• tremors
  • seizures
  • convulsions
  • hallucinations
  • high blood pressure
  • abdominal cramps
  • vomiting
  • sweating

Duration of withdrawal

Withdrawal from chlordiazepoxide dependence usually last between two and four weeks, with the symptoms of acute withdrawal kicking in roughly three days after the last dose and typically lasting up to a week. It is important to note that this is simply a rough guide: some people experience cases of withdrawal lasting significantly longer than this given timeframe. Furthermore, some go on to develop a condition known as protracted, or post-acute, withdrawal, in which symptoms can be sustained for months or even years.

Why You Should Contact a Professional for Detox

As discussed above, benzodiazepine withdrawal can be extremely dangerous. If you are suffering from a chlordiazepoxide addiction, do not attempt to detoxify independently: it could kill you. Get in touch with your GP and/or an addiction specialist to discuss the medical assistance you may be able to obtain.

Chlordiazepoxide Addiction Treatment

There are now many facilities operating around the country treating chlordiazepoxide addiction. All addiction treatment usually consists of two primary phases: detoxification and withdrawal (with medical help); and therapy.

Therapy for Chlordiazepoxide Addiction

Like every addiction treatment, therapy is at the heart of the treatment of chlordiazepoxide addiction. Only therapy can reveal and address the root psychological causes of any patient’s addiction, and going through detoxification and withdrawal without tackling these more fundamental issues is likely to prove futile in the long term, as the individual in question lapses back into substance abuse and addiction. Addiction therapy is provided in a wide variety of formats and methodologies, and in both one-to-one and group environments.

UK Rehab
Get Confidential Help Now

Call our admissions line 24 hours a day to get help.

Chlordiazepoxide Abuse Detox Process

Different treatment facilities may provide different detoxification processes, and one patient’s experience may differ from another’s: for example, some patients may be required to taper down their chlordiazepoxide consumption prior to starting detox; others may be prescribed particular medications, where still others are not. If you are thinking about going through chlordiazepoxide detox, get as much information as you can from your doctors so you know what to expect.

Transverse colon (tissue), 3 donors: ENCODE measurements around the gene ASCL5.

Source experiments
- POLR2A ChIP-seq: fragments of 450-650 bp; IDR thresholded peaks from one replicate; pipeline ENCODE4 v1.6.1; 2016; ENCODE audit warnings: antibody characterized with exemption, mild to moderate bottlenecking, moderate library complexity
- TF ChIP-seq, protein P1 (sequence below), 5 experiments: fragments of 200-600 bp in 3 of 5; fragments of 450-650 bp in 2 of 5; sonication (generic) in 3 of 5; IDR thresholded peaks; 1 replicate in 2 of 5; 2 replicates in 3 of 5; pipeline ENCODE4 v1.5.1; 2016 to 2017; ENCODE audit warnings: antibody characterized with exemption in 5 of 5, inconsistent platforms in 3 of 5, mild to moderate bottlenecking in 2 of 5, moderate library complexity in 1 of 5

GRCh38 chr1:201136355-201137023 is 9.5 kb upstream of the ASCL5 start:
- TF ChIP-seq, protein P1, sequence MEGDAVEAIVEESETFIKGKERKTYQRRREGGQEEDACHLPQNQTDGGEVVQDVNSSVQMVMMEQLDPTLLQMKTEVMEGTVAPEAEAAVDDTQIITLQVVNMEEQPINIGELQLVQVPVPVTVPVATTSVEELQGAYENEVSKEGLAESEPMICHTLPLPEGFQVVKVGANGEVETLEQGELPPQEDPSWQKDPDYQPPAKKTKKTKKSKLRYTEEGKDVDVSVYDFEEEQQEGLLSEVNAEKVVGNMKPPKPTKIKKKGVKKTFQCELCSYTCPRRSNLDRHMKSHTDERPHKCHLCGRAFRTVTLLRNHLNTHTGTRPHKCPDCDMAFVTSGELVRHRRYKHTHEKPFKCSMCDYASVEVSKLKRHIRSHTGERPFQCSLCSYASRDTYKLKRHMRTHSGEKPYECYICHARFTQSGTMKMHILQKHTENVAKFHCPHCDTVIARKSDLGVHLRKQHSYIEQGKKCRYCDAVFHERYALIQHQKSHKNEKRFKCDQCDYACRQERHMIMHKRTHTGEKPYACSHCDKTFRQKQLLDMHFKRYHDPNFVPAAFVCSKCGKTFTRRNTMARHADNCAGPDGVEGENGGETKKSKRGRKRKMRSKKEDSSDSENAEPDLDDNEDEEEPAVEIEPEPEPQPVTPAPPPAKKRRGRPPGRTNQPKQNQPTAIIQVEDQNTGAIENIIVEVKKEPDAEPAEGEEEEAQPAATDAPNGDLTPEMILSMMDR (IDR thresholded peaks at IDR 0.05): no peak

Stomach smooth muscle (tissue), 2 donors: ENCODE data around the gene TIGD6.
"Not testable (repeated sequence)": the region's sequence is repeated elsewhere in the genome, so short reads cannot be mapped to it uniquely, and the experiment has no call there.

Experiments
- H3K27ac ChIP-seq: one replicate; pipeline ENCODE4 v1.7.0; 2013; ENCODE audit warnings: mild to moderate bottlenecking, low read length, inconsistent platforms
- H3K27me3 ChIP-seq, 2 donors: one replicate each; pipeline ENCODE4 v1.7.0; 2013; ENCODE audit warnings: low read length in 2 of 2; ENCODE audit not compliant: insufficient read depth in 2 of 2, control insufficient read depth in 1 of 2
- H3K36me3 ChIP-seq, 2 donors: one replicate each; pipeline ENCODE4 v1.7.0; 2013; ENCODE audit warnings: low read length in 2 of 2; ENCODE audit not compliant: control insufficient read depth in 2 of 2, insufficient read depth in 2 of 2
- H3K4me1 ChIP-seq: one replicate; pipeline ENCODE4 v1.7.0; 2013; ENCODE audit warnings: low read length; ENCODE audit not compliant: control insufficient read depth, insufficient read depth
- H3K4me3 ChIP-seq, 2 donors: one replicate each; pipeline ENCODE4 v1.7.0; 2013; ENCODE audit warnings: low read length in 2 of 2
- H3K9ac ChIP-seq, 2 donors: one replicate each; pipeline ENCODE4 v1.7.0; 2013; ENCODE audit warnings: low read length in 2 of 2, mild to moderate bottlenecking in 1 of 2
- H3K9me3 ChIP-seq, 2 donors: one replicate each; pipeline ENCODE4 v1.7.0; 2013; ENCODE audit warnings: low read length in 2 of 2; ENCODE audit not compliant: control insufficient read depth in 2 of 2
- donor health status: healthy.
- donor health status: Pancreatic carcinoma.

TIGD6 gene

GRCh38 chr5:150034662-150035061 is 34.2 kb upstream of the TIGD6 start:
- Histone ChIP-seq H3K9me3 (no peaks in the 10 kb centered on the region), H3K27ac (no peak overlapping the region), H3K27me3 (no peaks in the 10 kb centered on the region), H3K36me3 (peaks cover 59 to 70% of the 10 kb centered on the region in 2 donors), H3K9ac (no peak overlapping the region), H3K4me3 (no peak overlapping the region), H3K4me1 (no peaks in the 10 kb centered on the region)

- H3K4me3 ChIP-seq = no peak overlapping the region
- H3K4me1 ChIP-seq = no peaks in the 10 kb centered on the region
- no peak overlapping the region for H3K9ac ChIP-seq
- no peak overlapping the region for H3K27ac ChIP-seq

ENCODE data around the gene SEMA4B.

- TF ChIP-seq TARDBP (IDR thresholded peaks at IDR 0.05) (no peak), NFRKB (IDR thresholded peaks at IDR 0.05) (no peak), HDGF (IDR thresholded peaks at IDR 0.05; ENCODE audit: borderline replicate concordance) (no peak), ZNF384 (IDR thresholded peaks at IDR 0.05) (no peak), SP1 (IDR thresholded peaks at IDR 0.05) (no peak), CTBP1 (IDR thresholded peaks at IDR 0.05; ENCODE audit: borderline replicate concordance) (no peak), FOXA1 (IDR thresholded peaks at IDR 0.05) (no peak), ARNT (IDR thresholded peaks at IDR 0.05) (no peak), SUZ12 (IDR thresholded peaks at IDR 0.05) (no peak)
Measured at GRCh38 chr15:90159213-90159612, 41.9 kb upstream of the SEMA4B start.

Possible complications in chlordiazepoxide rehab

Because of the danger associated with detoxification from benzodiazepines you must be completely candid with doctors, including any rehab facility professionals, about your medical history, physical condition, and the severity and duration of your chlordiazepoxide abuse, so as to reduce the likelihood of any dangerous complications during your treatment.

Chlordiazepoxide Relapse Prevention

Fighting against relapse is an ongoing process: although avoiding relapse is fundamental to recovery, if you do relapse this does not mean that you have totally failed in that recovery, and that you will inevitably resume your addiction. You can get psychological defence mechanisms and relapse prevention tools from therapy, including the kind provided in rehab. Throughout your recovery, you can benefit from participating in self-help groups and engaging in counselling. Talk to an addiction specialist about viable relapse prevention strategies.

Chlordiazepoxide Addiction Statistics

  • Over 12 million prescriptions for benzodiazepines are issued each year in the UK.
  • In 2016 over 400 people died in England and Wales as a result of benzodiazepine abuse.
  • More than 250,000 Britons have currently been taking benzodiazepines for a period exceeding that which was advised by their doctors.
  • According to a study in the British Journal of Psychiatry, almost 8% of Britons have misused benzodiazepines at some point in their lives.
  • Over 40% of people taking lorazepam for over six weeks will become addicted.